Maybe somebody is trying to say something

Here are two surveys from the Pew Research Center that, taken together, raise some very interesting questions about what is going on in modern Catholicism.

The first survey involves the views of gays and lesbians toward various religious groups.  The specific question asked was "do you view a particular religious group as friendly or unfriendly toward LGBT people?"  Here are the results:

Religion                  % Unfriendly
Islam                                  84
Mormon (LDS)                   83
Catholicism                         79
Evangelical Protestant          73
Judaism                              47
Mainline Protestant              41

I was a little surprised to see that Catholicism was seen as less friendly than the Evangelical churches, and I would have thought that the unfriendly numbers for Judaism and the Mainline would be a bit lower. Nevertheless, the basic results square with straight-forward intuition.  If you define an "unfriendly" attitude as one that rejects non-heterosexual sex as possibly moral and does not condone official status for same sex relationships, then Islam, and the LDS, Catholic, and Evangelical churches pretty much meet that definition.  And, with some quibbles with the numbers on the margins, these numbers serve as a rough proxy for how "hardcore" the various groups are on these issues.

The second survey involves the attitudes of people in the pews toward homosexuality.  On the question "should homosexuality be discouraged or accepted by society?" the results were:

Religion                 % Discouraged
Islam                                  45
Mormon (LDS)                   65
Catholicism                         20
Evangelical Protestant          59
Judaism                              15
Mainline Protestant              26

Partial results can be found here.  These two surveys are somewhat apples and oranges in terms of the questions they ask, but they point to a disconnect between what the people in the pews think of gay issues and what the leadership is promoting through official channels.  In other words, LGBT people perceive religious institutions as more hostile to their interests than the people in the pews actually are.  Mark Silk, a religion writer for Sojourners Magazine, calls this the "LGBT Gap."

The gap that jumps out is the one for Catholics--59 points, which dwarfs any of the other groups.  Plus, recent polling on Catholic attitudes on gay marriage shows a majority are in favor, at a level support basically the same as Mainline Protestants.  In fact, it seems that the significant movement in favor of gay marriage has been caused, in large part, by changing attitudes among Catholics.  So the official position of the Catholic Church is the same as the Mormons, but people in the pews are essentially Episcopalians.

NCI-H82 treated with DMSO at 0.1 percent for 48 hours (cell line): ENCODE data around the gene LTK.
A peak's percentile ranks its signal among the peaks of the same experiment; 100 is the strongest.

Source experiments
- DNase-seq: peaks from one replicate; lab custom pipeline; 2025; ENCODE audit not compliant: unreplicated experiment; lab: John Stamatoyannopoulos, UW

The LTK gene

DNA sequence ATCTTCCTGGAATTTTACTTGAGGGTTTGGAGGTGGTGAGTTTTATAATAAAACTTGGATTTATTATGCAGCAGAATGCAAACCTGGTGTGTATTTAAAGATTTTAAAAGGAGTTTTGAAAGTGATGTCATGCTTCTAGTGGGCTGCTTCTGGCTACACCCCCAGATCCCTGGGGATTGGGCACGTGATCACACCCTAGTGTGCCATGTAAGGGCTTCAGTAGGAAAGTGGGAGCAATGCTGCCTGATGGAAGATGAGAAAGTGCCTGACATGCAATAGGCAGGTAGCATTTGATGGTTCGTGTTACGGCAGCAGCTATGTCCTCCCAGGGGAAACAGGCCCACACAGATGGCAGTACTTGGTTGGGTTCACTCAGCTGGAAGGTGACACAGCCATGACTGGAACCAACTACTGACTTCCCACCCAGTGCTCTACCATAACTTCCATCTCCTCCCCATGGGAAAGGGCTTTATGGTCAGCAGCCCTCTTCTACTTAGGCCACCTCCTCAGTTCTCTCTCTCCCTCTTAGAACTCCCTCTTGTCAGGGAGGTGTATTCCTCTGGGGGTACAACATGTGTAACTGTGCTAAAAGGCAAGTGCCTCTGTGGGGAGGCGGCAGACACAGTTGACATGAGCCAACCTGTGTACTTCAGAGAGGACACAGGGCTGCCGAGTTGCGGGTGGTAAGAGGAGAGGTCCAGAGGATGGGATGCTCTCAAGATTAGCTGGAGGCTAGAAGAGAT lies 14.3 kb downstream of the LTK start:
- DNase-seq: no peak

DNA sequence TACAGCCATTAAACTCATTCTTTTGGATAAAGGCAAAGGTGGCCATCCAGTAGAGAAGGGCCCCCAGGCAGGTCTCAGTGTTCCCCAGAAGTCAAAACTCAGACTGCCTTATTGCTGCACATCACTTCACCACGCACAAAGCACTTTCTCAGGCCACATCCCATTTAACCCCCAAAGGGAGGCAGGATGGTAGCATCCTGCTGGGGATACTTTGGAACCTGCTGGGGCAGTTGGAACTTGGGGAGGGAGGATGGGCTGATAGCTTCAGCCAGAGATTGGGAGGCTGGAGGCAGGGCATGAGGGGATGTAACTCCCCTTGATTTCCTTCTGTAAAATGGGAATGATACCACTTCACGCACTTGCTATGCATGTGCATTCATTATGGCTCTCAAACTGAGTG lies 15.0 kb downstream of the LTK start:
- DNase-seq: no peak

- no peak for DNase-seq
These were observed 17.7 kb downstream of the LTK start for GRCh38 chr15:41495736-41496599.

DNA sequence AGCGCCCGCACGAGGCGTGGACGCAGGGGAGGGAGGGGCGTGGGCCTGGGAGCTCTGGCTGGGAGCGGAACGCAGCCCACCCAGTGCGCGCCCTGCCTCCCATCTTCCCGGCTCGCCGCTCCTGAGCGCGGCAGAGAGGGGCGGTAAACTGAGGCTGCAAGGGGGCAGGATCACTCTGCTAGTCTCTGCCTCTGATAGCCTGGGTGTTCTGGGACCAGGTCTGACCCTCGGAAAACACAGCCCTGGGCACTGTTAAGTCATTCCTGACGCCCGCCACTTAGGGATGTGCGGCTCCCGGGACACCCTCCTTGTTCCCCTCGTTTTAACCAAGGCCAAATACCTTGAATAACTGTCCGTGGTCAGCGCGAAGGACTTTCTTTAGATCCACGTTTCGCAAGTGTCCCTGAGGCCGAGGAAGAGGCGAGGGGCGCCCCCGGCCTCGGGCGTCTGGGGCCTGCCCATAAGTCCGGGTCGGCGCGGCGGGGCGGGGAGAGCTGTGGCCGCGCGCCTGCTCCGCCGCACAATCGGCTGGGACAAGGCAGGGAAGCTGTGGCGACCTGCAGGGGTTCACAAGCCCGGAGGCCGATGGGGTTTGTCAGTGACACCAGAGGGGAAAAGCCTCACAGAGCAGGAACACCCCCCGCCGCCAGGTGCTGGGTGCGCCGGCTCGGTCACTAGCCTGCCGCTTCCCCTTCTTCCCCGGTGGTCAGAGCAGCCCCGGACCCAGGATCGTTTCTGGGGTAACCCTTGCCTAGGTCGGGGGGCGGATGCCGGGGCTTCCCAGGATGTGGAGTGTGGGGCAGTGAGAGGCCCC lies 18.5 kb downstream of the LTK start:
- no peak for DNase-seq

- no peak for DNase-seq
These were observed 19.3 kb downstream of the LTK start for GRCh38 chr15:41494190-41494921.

What's going on here?  You could take the position that this proves only one-in-five Catholics are "real Catholics," whatever that means.  Indeed, many of the usual suspects came to that exact conclusion.  But when more than half the people who attend Mass at least once a month and self-identify as people for whom religion is an important part of their lives reject Priority Number One of the American Church, maybe those people are trying to say something.  At the very least, it means that Catholics are choosing not to listen.

When people are not listening, you basically have four options.  One, you could talk louder and see perhaps if you can break through.  That seems to be the approach the hierarchy is taking, with what appears to be negligible result.  Second, you can try to say the same thing in a different way.  I suppose there might be a way to re-package this issue, but at the end of the day you are either in favor of gay marriage or you are not.  Third, you can give up and stop talking to them.  Certainly, there are those who would favor that approach--George Weigel, who I hope to talk about in a future post, basically calls for pushing the 80% right out the door.

Or, finally, you could see if those people who are not listening are waiting for you to stop talking, because they have something to say.  You may not like the answer you get in return.  You don't have to agree with what they are saying.  But people like to be listened to.  People deserve to be listened to.  And what you are doing now is not working.  Perhaps it might be worth a shot.


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